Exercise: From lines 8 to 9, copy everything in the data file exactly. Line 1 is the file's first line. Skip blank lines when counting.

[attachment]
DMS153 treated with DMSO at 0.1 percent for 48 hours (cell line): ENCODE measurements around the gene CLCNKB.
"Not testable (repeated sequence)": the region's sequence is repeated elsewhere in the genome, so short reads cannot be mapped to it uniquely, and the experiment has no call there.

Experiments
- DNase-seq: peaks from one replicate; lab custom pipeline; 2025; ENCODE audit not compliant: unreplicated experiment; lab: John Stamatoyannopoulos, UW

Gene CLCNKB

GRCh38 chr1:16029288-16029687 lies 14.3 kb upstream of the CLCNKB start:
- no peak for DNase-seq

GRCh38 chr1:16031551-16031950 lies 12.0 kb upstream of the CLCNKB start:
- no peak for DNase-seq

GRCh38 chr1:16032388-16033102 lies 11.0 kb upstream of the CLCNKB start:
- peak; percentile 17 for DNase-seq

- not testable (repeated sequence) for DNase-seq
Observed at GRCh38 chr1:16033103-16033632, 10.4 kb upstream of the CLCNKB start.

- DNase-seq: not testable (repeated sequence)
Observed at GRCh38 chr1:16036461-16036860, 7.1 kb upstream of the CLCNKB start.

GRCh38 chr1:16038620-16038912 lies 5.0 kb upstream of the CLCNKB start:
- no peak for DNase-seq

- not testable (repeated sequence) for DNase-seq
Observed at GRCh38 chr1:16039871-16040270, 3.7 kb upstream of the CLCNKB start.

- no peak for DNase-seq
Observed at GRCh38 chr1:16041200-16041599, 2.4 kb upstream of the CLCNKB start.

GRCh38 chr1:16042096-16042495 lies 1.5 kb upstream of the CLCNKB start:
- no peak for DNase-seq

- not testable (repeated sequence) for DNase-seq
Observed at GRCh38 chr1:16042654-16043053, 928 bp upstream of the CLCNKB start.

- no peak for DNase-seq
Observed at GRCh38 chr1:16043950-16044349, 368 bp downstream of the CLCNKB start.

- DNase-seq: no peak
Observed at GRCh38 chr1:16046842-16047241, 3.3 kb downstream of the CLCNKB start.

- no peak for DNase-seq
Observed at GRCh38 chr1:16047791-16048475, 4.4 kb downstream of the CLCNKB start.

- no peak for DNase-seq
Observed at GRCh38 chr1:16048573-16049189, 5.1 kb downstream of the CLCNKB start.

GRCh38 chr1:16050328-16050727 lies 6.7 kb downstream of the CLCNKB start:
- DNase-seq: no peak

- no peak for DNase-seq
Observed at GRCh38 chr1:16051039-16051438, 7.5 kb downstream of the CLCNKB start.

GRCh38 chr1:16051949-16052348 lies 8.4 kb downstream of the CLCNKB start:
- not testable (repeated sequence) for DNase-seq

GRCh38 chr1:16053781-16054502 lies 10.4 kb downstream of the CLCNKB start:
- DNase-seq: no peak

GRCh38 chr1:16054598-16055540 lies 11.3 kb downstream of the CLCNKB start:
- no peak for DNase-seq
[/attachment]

GRCh38 chr1:16031551-16031950 lies 12.0 kb upstream of the CLCNKB start:
- no peak for DNase-seq